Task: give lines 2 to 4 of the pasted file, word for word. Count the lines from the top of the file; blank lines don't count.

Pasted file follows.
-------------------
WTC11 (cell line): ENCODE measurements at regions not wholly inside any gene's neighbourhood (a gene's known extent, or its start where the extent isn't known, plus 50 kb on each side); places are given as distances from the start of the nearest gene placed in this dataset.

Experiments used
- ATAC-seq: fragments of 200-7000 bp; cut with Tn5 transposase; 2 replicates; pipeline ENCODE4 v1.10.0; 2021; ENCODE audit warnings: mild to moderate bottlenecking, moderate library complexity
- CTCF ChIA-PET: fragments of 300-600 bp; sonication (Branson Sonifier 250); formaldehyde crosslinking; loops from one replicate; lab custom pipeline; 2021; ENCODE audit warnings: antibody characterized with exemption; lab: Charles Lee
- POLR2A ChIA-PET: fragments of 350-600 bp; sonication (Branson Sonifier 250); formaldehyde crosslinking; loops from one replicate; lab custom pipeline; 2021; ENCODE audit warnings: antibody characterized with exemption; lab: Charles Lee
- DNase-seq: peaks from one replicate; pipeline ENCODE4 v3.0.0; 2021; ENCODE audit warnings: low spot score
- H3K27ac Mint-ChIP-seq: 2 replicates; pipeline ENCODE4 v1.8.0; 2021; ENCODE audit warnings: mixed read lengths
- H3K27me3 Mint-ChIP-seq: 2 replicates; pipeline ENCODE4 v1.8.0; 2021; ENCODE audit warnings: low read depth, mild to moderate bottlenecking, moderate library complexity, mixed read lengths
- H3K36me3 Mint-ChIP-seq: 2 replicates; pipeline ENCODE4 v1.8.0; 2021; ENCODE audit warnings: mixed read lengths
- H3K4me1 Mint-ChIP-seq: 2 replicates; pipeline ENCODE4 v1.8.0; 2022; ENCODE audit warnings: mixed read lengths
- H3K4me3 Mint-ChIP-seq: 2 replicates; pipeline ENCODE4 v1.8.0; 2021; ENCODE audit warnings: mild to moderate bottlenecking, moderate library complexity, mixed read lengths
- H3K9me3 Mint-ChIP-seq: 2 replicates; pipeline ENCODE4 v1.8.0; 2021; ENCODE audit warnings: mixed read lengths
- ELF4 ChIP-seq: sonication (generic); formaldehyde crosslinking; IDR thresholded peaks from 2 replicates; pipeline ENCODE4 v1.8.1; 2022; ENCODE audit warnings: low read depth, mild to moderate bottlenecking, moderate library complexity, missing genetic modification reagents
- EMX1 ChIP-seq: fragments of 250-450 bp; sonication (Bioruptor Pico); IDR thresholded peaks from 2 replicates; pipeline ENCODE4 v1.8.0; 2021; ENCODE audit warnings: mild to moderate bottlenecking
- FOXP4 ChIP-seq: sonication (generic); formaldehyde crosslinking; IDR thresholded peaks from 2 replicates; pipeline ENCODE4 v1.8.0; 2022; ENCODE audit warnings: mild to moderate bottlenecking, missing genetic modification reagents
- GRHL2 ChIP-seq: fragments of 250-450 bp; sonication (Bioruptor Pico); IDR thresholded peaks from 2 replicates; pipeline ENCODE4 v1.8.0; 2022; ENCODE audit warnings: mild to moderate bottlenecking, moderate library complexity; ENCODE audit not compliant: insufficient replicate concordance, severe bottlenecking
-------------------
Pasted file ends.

Experiments used
- ATAC-seq: fragments of 200-7000 bp; cut with Tn5 transposase; 2 replicates; pipeline ENCODE4 v1.10.0; 2021; ENCODE audit warnings: mild to moderate bottlenecking, moderate library complexity
- CTCF ChIA-PET: fragments of 300-600 bp; sonication (Branson Sonifier 250); formaldehyde crosslinking; loops from one replicate; lab custom pipeline; 2021; ENCODE audit warnings: antibody characterized with exemption; lab: Charles Lee